Oregon Oxalis, aka Redwood sorrel (Oxalis oregano) is a perennial herb that is no more than 8 inches tall and LOVES the shade. It can perform photosynthesis with just 1/200th of the equivalent of full sunlight! It is often found under tree canopies in the shadow of bushes and brambles along with ferns, trillium, and wild ginger. It spreads by underground stems (rhizomes) to form soft green carpets of large clover-shaped leaves, which are said to be fire resistant.
Mostly a spring bloomer, it has white to pink flower buds, starting out cup-shaped and opening up to form stars that float above dark green heart-shaped leaves with a hint of purple underneath. After the flowers fade, small hairy egg-shaped fruits ripen and then explode seeds in every direction. It is a pollinator plant for native bees, syrphid flies, and butterflies. The blossoms are light colored so pollinators can easily see them in the shade. Later in the year, the seeds may be eaten by sparrows and small rodents.
This flower has a habit of folding down into little pyramid shapes to protect its delicate leaves when strong sunlight hits it. Within 10 seconds the naked eye can see the movement and within 6 minutes the leaves are pressed against the stem. Heavy rain can prompt the leaf-folding, as can a human touch. This action is known as nyctinasty, referring to the ability of a plant to open or close depending on light or darkness, day or night. A 10-minute lag follows after the relief of the disruption before the flowers are again fully open.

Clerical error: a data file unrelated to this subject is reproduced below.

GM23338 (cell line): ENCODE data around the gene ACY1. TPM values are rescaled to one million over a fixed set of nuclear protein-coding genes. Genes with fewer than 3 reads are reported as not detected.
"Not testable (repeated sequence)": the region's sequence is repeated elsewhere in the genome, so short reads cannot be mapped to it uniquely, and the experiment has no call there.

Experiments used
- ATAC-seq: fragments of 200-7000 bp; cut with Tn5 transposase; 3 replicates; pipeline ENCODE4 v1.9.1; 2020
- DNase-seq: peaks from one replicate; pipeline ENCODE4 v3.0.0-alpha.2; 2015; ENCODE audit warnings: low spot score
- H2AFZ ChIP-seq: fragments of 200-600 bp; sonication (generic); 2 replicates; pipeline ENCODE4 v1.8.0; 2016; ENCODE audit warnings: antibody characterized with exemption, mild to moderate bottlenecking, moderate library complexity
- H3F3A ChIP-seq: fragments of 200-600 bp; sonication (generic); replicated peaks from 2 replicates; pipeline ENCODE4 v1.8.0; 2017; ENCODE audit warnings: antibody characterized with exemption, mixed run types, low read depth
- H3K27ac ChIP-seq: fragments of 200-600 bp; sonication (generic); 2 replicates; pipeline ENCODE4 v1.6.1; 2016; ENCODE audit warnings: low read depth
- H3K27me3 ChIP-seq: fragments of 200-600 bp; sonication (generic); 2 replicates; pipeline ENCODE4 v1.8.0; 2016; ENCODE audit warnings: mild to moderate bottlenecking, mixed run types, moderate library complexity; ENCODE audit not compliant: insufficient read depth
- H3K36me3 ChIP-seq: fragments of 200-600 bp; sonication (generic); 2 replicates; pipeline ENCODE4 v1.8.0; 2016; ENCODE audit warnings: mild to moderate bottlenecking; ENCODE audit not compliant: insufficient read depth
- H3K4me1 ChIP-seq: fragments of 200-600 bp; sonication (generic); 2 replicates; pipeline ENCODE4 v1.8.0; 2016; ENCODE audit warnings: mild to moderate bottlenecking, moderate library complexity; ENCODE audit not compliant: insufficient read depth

Native peoples in the Pacific Northwest would add this plant to dried fish and use the entire plant to make preparations for rheumatism and drawing out infection from wounds. Both the flowers and the leaves can be tossed into a salad where their mild, lemony, slightly acidic flavor adds a slight punch and a bit of color. Caution – This plant contains oxalic acid and If enough is eaten in one sitting, it may potentially become toxic – though because of the acidic flavor you probably wouldn’t want to eat that much at one time!
You can find this plant at native plant nurseries – and sometimes at other nurseries that stock native plants. It is relatively carefree and it seems it can never get too much rain – good in winters like this past one! It is hardy to USDA zones 7-9 and can bloom from spring to early fall. If it is happy, it can spread to become a large carpet so be sure you love it before you plant it in your garden.